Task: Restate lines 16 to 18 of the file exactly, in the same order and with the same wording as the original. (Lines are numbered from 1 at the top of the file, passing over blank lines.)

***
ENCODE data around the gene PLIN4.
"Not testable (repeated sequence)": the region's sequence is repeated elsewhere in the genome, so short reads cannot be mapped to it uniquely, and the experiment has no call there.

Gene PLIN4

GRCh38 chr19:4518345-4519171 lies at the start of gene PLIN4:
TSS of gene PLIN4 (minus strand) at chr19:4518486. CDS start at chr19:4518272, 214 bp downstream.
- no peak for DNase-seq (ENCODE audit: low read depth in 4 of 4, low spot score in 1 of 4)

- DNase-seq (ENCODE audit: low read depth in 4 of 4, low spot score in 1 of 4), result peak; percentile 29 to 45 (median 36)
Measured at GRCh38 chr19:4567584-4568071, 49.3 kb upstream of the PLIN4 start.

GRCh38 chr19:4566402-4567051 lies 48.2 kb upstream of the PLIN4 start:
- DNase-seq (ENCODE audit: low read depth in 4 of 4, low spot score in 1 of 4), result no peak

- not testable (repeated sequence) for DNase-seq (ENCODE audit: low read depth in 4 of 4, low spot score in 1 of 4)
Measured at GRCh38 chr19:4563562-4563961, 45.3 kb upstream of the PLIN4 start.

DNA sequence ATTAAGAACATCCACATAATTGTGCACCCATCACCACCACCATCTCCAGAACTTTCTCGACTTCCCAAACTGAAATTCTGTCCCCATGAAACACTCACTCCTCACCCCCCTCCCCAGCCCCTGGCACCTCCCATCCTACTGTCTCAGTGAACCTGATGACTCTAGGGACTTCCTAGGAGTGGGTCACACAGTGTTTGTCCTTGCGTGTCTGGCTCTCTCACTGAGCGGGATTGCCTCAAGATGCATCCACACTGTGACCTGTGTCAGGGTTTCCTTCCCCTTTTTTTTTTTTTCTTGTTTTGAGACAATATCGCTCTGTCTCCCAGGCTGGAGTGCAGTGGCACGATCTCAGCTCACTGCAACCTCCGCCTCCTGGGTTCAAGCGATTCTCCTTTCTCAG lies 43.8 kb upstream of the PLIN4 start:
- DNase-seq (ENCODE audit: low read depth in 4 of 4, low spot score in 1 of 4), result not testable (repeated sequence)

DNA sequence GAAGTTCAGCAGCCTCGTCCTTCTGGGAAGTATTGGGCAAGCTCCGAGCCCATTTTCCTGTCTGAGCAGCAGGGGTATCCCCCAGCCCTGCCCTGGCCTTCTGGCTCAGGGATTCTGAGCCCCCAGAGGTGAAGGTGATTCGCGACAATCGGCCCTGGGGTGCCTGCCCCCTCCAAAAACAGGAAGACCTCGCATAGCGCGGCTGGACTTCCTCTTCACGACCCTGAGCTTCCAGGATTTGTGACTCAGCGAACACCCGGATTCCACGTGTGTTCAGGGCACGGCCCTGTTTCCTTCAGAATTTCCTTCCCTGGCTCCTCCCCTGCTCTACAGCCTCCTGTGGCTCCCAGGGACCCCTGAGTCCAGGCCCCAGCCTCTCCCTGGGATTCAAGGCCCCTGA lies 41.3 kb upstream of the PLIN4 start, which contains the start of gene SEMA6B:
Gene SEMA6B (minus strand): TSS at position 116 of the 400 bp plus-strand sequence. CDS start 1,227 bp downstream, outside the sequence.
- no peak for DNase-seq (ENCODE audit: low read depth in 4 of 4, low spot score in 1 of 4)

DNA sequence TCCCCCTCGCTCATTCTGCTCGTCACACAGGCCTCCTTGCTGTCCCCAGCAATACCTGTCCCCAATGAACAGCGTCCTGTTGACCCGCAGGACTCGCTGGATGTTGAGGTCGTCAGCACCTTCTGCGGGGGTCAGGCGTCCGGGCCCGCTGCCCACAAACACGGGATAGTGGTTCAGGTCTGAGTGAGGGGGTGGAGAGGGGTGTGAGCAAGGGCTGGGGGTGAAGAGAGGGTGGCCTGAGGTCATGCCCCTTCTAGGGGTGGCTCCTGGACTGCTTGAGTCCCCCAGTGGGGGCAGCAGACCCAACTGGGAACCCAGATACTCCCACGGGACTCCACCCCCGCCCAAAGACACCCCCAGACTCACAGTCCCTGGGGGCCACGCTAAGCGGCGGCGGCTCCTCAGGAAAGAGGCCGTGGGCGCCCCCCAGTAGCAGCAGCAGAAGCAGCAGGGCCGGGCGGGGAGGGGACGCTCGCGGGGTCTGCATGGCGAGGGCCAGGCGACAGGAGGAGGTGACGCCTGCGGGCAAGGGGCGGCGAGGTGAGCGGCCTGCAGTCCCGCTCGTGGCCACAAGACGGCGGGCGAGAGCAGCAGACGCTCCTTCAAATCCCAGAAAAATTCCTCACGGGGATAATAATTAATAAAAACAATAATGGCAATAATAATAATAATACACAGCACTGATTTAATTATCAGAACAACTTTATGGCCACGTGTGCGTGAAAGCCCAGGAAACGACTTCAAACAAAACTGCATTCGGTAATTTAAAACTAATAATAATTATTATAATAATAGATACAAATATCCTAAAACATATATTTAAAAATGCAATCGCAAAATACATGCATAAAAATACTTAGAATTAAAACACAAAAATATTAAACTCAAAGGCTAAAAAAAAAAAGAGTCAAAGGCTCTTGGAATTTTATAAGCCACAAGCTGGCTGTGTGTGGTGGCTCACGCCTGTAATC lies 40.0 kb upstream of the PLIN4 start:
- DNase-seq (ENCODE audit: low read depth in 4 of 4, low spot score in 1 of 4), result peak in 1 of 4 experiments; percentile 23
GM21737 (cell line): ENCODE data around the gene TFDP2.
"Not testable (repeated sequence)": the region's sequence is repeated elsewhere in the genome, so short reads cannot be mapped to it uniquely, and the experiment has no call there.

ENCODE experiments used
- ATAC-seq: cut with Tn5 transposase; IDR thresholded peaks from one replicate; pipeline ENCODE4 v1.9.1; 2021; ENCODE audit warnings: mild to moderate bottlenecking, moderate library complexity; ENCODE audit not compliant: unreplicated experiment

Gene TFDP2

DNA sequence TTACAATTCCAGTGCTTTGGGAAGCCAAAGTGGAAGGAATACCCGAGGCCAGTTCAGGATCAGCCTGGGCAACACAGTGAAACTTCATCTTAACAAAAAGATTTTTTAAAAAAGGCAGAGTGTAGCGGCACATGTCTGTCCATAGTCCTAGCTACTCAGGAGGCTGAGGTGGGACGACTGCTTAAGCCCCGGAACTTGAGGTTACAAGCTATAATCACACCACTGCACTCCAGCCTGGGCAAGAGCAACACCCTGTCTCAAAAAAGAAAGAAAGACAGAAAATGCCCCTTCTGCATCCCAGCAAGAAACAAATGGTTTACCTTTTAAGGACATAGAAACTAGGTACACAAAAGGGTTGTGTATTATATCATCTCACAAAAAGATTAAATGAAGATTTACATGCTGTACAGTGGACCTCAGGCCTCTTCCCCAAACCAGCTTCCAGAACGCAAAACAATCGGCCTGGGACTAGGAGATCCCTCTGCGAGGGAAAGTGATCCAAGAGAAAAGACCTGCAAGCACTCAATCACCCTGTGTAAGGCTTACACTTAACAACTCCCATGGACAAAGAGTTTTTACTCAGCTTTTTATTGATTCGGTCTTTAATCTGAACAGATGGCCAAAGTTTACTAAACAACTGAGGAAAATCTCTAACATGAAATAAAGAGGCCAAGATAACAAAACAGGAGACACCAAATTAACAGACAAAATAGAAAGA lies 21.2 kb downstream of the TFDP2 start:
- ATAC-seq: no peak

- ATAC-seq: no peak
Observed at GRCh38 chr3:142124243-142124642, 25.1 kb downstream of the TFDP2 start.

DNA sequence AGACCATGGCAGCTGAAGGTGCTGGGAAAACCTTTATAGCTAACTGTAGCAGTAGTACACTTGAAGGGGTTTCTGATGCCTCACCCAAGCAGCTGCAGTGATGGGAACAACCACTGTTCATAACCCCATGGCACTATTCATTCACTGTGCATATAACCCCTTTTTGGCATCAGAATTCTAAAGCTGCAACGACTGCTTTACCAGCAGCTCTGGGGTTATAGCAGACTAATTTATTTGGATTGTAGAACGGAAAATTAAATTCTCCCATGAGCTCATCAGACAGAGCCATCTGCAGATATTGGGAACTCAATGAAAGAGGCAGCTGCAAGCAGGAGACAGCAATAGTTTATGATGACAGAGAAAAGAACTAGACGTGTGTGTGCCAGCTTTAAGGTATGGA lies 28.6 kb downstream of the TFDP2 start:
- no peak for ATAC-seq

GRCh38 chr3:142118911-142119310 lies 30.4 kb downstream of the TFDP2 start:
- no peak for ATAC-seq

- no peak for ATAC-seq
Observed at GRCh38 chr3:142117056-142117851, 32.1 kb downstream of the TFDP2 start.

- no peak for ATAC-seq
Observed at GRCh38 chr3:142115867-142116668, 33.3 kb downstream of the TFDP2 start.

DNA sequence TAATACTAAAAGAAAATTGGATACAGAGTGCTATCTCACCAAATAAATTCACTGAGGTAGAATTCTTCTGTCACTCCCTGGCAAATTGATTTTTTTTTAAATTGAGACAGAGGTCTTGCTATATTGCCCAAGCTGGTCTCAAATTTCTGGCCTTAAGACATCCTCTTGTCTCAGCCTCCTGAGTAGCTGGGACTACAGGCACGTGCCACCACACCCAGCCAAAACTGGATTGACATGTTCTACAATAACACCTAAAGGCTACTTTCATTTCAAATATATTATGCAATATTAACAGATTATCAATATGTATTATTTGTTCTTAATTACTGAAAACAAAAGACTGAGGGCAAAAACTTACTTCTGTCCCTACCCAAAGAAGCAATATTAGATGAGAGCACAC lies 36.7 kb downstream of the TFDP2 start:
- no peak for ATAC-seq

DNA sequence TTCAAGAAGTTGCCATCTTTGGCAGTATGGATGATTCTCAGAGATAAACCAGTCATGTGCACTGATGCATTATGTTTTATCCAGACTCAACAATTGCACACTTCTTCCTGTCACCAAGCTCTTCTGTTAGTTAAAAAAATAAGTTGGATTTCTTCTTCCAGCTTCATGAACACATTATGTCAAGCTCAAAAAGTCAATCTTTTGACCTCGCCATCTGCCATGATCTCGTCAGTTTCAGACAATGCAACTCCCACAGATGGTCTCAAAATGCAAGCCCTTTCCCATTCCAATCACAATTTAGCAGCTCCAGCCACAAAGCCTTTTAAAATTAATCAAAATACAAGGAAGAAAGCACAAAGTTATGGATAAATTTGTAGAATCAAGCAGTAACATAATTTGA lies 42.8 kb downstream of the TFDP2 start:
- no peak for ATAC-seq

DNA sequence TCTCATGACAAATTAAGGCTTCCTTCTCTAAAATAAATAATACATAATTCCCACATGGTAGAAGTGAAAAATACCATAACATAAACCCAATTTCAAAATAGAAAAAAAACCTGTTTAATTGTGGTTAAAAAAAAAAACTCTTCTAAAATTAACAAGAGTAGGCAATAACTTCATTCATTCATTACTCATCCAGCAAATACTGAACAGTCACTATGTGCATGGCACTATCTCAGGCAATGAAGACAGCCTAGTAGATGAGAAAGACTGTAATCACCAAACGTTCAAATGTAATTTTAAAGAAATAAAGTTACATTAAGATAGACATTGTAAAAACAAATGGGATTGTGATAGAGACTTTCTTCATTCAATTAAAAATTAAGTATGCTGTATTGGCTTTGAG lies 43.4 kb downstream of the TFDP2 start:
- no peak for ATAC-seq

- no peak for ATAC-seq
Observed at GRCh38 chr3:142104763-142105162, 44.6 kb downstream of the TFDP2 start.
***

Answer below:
Gene SEMA6B (minus strand): TSS at position 116 of the 400 bp plus-strand sequence. CDS start 1,227 bp downstream, outside the sequence.
- no peak for DNase-seq (ENCODE audit: low read depth in 4 of 4, low spot score in 1 of 4)

DNA sequence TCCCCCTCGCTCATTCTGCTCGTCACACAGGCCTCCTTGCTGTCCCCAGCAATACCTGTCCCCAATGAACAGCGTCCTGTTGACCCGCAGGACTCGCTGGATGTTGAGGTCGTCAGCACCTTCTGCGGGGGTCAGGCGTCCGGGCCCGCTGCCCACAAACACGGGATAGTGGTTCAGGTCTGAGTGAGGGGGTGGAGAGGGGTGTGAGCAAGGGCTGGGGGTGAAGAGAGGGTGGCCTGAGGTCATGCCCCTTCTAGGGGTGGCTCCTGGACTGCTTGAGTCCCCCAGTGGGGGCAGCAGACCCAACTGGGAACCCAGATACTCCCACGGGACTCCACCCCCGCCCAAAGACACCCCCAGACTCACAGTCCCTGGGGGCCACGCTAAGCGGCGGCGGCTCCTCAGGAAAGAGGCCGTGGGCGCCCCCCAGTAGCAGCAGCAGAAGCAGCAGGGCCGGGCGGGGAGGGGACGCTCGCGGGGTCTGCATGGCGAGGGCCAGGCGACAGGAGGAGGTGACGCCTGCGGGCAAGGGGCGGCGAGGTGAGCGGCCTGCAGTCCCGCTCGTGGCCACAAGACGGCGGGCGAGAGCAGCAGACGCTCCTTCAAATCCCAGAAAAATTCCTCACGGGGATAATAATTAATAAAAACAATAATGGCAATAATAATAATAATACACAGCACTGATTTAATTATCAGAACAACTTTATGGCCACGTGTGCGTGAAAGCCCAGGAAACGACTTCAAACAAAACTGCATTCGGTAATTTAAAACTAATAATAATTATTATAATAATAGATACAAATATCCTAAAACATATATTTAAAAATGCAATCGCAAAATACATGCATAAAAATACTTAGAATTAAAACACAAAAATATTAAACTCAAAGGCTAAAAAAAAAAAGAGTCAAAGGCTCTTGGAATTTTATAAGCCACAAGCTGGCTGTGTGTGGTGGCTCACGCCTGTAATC lies 40.0 kb upstream of the PLIN4 start: